WASHINGTON – Air travelers will find out this weekend whether the new baggage-screening system that started at every U.S. airport on New Year's Day is capable of handling heavy traffic.
So far, air traffic has been light and few problems were reported as 429 airports began examining bags for explosives. But on Saturday, millions of holiday travelers are expected to return home.
Congressional orders to verify that no checked bag contains explosives have been carried out by 23,000 newly hired government workers at airports using new equipment. Before the Sept. 11 attacks, only 5 percent of the roughly 2 million bags checked each day were screened for bombs.
"Most (airports) are saying there really haven't been too many customer service issues," said Juliette Wright, spokeswoman for the Airports Council International-North America, an airport trade group. "This weekend will be the true test."
David O'Connor, U.S. director of the International Air Transport Association, which represents 276 U.S. and foreign-owned airlines, said many carriers anticipate problems this weekend.
Scattered delays have been reported since screening began.
Passengers had to wait 45 minutes to check their bags at Reno-Tahoe International Airport in Reno, Nev., and Dane County Regional Airport in Madison, Wis. But the new screening system hasn't caused long lines or flight delays at such hubs as New York, Chicago or Atlanta.
Marion Blakey, head of the Federal Aviation Administration, said Friday, "When you look at the fact that a year ago we had very little oversight of checked baggage, and now it is virtually 100 percent, it's amazing how well this is moving."
The Transportation Security Administration, created in response to the Sept. 11 terror attacks, is in charge of screening baggage. The agency will be watching carefully this weekend to make sure security checks don't cause delays, TSA spokesman Brian Turmail said.
"We're going to be monitoring the bag screening at all airports," he said. "We want to know if there are crowds in lobbies in airports, and what's causing those crowds."
Airports can use several methods to inspect bags: big bomb-detection machines, wands that detect traces of explosives, bomb-sniffing dogs or hand searches. They also may match each bag to a passenger before takeoff.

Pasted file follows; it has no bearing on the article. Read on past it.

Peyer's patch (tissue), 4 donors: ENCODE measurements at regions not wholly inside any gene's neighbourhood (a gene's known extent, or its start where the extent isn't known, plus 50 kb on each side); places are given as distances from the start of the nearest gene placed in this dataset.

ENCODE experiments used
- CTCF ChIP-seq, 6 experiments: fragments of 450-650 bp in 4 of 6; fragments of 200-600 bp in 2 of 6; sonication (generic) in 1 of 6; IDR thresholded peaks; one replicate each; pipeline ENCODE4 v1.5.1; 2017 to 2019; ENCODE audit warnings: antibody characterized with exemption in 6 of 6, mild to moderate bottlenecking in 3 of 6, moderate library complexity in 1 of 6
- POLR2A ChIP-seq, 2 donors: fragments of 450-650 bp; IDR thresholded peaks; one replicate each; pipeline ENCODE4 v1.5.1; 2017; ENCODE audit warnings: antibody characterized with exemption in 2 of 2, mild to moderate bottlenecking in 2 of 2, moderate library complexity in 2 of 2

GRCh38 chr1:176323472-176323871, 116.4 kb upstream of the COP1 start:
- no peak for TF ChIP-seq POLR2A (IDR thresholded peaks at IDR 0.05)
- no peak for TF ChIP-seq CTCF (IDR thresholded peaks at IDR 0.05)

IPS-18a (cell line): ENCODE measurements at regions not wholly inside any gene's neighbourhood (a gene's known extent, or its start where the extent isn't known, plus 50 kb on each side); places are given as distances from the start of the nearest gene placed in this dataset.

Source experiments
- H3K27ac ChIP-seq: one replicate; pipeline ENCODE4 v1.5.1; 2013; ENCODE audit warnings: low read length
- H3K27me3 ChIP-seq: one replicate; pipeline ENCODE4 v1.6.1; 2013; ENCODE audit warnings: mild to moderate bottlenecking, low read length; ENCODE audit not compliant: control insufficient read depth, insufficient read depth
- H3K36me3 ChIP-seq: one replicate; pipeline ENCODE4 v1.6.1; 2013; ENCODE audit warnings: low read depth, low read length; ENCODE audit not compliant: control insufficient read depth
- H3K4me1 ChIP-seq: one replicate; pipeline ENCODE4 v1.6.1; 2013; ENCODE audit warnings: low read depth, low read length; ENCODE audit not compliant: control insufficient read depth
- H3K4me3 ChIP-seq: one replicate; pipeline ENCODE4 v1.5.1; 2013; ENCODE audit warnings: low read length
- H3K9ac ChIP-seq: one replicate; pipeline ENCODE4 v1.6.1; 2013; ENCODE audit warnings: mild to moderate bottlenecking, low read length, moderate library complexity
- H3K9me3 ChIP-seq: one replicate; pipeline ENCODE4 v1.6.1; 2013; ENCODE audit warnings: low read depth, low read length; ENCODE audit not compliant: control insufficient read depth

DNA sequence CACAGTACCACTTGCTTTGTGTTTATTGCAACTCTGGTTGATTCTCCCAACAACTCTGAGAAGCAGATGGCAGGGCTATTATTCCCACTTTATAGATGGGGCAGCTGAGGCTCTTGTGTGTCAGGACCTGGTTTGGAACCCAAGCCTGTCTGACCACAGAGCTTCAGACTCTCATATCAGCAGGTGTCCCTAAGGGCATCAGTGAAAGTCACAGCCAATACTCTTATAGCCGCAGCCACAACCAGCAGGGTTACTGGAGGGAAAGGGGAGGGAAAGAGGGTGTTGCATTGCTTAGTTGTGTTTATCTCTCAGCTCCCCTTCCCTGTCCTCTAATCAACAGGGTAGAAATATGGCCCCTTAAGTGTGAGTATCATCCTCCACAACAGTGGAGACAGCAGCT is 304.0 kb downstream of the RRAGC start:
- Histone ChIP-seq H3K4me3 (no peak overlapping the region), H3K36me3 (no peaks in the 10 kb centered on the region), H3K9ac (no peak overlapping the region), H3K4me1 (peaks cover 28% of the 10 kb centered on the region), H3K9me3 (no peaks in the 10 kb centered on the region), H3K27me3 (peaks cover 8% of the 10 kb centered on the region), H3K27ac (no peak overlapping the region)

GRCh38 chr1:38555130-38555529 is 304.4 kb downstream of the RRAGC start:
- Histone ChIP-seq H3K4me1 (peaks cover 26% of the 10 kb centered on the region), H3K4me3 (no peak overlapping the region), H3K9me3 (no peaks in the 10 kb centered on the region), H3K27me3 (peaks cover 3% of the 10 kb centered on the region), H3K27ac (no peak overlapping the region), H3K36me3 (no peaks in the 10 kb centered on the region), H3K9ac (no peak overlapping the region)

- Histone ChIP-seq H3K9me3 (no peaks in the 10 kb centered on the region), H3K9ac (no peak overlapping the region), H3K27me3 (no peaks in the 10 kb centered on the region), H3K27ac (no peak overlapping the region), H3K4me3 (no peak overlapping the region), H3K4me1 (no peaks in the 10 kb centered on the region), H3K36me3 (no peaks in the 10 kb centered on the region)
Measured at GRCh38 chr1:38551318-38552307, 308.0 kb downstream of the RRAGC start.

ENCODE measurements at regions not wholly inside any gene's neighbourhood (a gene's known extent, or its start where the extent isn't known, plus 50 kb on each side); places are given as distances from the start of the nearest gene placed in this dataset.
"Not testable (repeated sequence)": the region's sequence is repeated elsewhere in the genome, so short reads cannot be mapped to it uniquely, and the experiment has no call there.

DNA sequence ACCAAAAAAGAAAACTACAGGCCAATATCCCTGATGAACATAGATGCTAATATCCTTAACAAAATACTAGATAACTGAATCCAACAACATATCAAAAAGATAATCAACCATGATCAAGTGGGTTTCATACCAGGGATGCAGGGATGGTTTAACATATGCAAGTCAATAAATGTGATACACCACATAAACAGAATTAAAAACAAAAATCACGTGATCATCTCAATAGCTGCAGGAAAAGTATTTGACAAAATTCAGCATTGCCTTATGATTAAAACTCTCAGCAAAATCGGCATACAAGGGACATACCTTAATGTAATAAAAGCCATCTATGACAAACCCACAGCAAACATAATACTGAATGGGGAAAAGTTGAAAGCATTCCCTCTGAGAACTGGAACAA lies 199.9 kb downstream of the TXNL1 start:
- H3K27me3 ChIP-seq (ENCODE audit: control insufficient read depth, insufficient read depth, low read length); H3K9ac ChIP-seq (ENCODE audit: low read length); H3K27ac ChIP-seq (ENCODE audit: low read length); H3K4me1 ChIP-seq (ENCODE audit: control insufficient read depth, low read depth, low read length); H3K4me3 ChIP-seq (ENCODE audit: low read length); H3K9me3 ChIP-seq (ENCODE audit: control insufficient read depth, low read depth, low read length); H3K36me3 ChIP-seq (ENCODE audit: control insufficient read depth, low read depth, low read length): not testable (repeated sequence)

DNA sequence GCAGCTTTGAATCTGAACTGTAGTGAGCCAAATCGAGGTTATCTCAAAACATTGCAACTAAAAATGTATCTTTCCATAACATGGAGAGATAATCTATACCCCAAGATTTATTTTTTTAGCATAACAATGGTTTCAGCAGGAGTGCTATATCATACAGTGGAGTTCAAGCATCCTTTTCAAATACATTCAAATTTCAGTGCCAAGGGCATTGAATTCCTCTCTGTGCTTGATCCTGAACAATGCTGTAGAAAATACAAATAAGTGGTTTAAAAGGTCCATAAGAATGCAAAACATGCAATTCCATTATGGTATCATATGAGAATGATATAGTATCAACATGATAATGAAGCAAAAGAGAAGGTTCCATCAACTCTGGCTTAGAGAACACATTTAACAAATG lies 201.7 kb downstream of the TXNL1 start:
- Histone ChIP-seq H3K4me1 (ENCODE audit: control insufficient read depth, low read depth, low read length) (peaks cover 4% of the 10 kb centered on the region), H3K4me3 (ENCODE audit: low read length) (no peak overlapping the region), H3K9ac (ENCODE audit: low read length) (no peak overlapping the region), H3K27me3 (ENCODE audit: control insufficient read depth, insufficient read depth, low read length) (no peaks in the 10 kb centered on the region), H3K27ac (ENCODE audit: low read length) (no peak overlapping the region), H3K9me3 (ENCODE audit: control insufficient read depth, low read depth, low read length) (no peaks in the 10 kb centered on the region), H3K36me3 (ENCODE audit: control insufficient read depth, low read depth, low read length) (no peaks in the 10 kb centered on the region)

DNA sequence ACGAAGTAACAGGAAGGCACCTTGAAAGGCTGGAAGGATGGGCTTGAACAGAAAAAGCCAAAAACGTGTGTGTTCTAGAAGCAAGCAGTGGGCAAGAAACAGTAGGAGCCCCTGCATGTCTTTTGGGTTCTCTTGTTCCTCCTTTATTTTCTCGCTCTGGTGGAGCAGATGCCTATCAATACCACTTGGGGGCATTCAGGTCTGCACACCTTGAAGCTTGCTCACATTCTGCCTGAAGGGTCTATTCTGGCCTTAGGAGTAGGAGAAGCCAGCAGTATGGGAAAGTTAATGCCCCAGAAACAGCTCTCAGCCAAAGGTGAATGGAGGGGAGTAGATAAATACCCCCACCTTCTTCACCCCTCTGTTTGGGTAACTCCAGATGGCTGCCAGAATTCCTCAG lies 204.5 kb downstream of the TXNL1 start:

At Atlanta Hartsfield International Airport, TSA screeners feed bags by hand into big white machines stationed every 100 to 200 feet in front of the north terminal ticket counters. They hand-search bags if the machines register positive for explosives.
A half-dozen air travelers interviewed Friday at Washington's Reagan National Airport all said the new procedures require more effort, but most appreciated the added security.
"I think it's a hassle, but worthwhile," said Wendy Loder, 42, a marketing director who was rushing to catch a shuttle flight to New York.
Marie and Pascal Mbiene waited 20 minutes while a TSA screener unwrapped and opened each of the wedding gifts they'd packed. One of their bags registered a "false positive" — that is, a machine recorded an explosive or weapon when none existed. The couple also missed their flight home to Dallas because they arrived at the ticket counter too close to takeoff. New rules require passengers to be at the gate at least a half-hour before departure.
"To me this is the most painful burden dealt by 9/11," said Mrs. Mbiene, a 34-year-old physician.
Airports can adjust if lines move too slowly. At Dane County airport, workers scrapped their strategy of screening luggage with wands after passengers checked in at the ticket counter. TSA spokesman Paul France said that plan left too many screeners waiting with nothing to do while passengers — and their luggage — waited for boarding passes.
Instead, the workers decided to screen luggage as soon as passengers stepped up to the ticket counter.
Turmail said the agency is "cautiously optimistic that TSA will pass the test this weekend."